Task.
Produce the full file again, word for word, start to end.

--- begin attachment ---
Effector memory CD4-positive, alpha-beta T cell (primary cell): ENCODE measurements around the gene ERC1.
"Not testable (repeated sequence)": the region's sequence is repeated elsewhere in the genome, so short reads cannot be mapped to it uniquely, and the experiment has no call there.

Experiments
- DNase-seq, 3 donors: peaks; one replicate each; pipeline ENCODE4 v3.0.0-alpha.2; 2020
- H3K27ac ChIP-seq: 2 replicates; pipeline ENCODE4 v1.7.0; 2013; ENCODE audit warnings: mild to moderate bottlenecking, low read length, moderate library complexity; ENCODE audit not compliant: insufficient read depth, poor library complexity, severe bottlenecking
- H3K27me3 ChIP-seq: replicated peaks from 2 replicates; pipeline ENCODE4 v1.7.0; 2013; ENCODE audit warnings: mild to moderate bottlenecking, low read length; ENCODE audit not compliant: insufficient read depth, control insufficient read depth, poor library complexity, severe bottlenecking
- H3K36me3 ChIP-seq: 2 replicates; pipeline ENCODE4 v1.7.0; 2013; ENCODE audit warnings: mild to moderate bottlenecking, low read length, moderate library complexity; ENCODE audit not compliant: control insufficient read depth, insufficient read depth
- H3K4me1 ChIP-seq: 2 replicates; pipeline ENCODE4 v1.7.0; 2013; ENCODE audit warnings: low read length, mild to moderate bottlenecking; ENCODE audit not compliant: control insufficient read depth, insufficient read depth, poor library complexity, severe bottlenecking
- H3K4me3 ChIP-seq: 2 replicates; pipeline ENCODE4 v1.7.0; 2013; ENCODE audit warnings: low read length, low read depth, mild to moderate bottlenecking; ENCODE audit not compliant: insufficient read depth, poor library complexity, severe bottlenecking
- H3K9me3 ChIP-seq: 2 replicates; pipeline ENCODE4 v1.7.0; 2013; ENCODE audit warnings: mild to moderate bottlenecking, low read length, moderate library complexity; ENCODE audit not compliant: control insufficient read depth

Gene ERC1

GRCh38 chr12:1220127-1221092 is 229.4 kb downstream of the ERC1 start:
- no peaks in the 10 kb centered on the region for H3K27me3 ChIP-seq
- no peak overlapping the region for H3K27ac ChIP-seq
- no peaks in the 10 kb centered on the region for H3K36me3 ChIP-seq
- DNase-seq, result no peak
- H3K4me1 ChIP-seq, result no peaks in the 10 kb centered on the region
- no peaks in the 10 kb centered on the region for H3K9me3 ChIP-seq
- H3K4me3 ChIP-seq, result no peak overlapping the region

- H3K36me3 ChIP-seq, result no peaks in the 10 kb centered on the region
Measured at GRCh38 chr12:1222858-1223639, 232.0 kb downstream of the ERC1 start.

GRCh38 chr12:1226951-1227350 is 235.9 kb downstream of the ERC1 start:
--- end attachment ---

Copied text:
Effector memory CD4-positive, alpha-beta T cell (primary cell): ENCODE measurements around the gene ERC1.
"Not testable (repeated sequence)": the region's sequence is repeated elsewhere in the genome, so short reads cannot be mapped to it uniquely, and the experiment has no call there.

Experiments
- DNase-seq, 3 donors: peaks; one replicate each; pipeline ENCODE4 v3.0.0-alpha.2; 2020
- H3K27ac ChIP-seq: 2 replicates; pipeline ENCODE4 v1.7.0; 2013; ENCODE audit warnings: mild to moderate bottlenecking, low read length, moderate library complexity; ENCODE audit not compliant: insufficient read depth, poor library complexity, severe bottlenecking
- H3K27me3 ChIP-seq: replicated peaks from 2 replicates; pipeline ENCODE4 v1.7.0; 2013; ENCODE audit warnings: mild to moderate bottlenecking, low read length; ENCODE audit not compliant: insufficient read depth, control insufficient read depth, poor library complexity, severe bottlenecking
- H3K36me3 ChIP-seq: 2 replicates; pipeline ENCODE4 v1.7.0; 2013; ENCODE audit warnings: mild to moderate bottlenecking, low read length, moderate library complexity; ENCODE audit not compliant: control insufficient read depth, insufficient read depth
- H3K4me1 ChIP-seq: 2 replicates; pipeline ENCODE4 v1.7.0; 2013; ENCODE audit warnings: low read length, mild to moderate bottlenecking; ENCODE audit not compliant: control insufficient read depth, insufficient read depth, poor library complexity, severe bottlenecking
- H3K4me3 ChIP-seq: 2 replicates; pipeline ENCODE4 v1.7.0; 2013; ENCODE audit warnings: low read length, low read depth, mild to moderate bottlenecking; ENCODE audit not compliant: insufficient read depth, poor library complexity, severe bottlenecking
- H3K9me3 ChIP-seq: 2 replicates; pipeline ENCODE4 v1.7.0; 2013; ENCODE audit warnings: mild to moderate bottlenecking, low read length, moderate library complexity; ENCODE audit not compliant: control insufficient read depth

Gene ERC1

GRCh38 chr12:1220127-1221092 is 229.4 kb downstream of the ERC1 start:
- no peaks in the 10 kb centered on the region for H3K27me3 ChIP-seq
- no peak overlapping the region for H3K27ac ChIP-seq
- no peaks in the 10 kb centered on the region for H3K36me3 ChIP-seq
- DNase-seq, result no peak
- H3K4me1 ChIP-seq, result no peaks in the 10 kb centered on the region
- no peaks in the 10 kb centered on the region for H3K9me3 ChIP-seq
- H3K4me3 ChIP-seq, result no peak overlapping the region

- H3K36me3 ChIP-seq, result no peaks in the 10 kb centered on the region
Measured at GRCh38 chr12:1222858-1223639, 232.0 kb downstream of the ERC1 start.

GRCh38 chr12:1226951-1227350 is 235.9 kb downstream of the ERC1 start: